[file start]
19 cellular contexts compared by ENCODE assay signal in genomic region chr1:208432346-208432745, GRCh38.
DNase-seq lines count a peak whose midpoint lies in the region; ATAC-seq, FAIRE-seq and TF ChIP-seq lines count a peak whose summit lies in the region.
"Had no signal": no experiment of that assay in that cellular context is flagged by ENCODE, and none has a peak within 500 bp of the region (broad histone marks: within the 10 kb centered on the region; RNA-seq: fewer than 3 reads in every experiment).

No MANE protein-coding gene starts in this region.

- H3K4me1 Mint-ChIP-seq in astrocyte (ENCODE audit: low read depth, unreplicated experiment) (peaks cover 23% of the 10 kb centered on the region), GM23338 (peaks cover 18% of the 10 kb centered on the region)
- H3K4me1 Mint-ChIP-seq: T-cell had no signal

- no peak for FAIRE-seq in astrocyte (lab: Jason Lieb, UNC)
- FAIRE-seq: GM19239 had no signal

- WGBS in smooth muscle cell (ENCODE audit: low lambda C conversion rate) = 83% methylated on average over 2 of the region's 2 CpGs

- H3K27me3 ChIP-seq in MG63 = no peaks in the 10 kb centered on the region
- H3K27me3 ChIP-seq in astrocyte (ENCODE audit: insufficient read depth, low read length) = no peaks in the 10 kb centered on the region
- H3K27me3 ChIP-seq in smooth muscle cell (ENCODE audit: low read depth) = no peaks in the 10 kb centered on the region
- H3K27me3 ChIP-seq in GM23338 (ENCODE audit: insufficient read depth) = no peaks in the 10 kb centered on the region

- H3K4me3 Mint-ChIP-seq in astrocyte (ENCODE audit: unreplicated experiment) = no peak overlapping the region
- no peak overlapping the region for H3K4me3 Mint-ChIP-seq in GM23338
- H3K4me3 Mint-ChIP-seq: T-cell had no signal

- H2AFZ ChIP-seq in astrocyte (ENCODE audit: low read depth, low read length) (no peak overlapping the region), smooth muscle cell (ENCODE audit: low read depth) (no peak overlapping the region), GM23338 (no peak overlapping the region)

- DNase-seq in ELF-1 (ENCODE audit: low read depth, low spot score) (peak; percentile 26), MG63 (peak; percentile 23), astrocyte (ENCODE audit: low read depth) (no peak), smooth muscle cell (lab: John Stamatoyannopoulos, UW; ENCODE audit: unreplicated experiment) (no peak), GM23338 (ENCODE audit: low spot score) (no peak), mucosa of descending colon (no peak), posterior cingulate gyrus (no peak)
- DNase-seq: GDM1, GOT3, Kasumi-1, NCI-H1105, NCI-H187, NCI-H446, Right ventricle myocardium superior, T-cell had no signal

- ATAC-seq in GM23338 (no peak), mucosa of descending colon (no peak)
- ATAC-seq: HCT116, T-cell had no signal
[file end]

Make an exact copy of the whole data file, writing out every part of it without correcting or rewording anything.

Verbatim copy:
19 cellular contexts compared by ENCODE assay signal in genomic region chr1:208432346-208432745, GRCh38.
DNase-seq lines count a peak whose midpoint lies in the region; ATAC-seq, FAIRE-seq and TF ChIP-seq lines count a peak whose summit lies in the region.
"Had no signal": no experiment of that assay in that cellular context is flagged by ENCODE, and none has a peak within 500 bp of the region (broad histone marks: within the 10 kb centered on the region; RNA-seq: fewer than 3 reads in every experiment).

No MANE protein-coding gene starts in this region.

- H3K4me1 Mint-ChIP-seq in astrocyte (ENCODE audit: low read depth, unreplicated experiment) (peaks cover 23% of the 10 kb centered on the region), GM23338 (peaks cover 18% of the 10 kb centered on the region)
- H3K4me1 Mint-ChIP-seq: T-cell had no signal

- no peak for FAIRE-seq in astrocyte (lab: Jason Lieb, UNC)
- FAIRE-seq: GM19239 had no signal

- WGBS in smooth muscle cell (ENCODE audit: low lambda C conversion rate) = 83% methylated on average over 2 of the region's 2 CpGs

- H3K27me3 ChIP-seq in MG63 = no peaks in the 10 kb centered on the region
- H3K27me3 ChIP-seq in astrocyte (ENCODE audit: insufficient read depth, low read length) = no peaks in the 10 kb centered on the region
- H3K27me3 ChIP-seq in smooth muscle cell (ENCODE audit: low read depth) = no peaks in the 10 kb centered on the region
- H3K27me3 ChIP-seq in GM23338 (ENCODE audit: insufficient read depth) = no peaks in the 10 kb centered on the region

- H3K4me3 Mint-ChIP-seq in astrocyte (ENCODE audit: unreplicated experiment) = no peak overlapping the region
- no peak overlapping the region for H3K4me3 Mint-ChIP-seq in GM23338
- H3K4me3 Mint-ChIP-seq: T-cell had no signal

- H2AFZ ChIP-seq in astrocyte (ENCODE audit: low read depth, low read length) (no peak overlapping the region), smooth muscle cell (ENCODE audit: low read depth) (no peak overlapping the region), GM23338 (no peak overlapping the region)

- DNase-seq in ELF-1 (ENCODE audit: low read depth, low spot score) (peak; percentile 26), MG63 (peak; percentile 23), astrocyte (ENCODE audit: low read depth) (no peak), smooth muscle cell (lab: John Stamatoyannopoulos, UW; ENCODE audit: unreplicated experiment) (no peak), GM23338 (ENCODE audit: low spot score) (no peak), mucosa of descending colon (no peak), posterior cingulate gyrus (no peak)
- DNase-seq: GDM1, GOT3, Kasumi-1, NCI-H1105, NCI-H187, NCI-H446, Right ventricle myocardium superior, T-cell had no signal

- ATAC-seq in GM23338 (no peak), mucosa of descending colon (no peak)
- ATAC-seq: HCT116, T-cell had no signal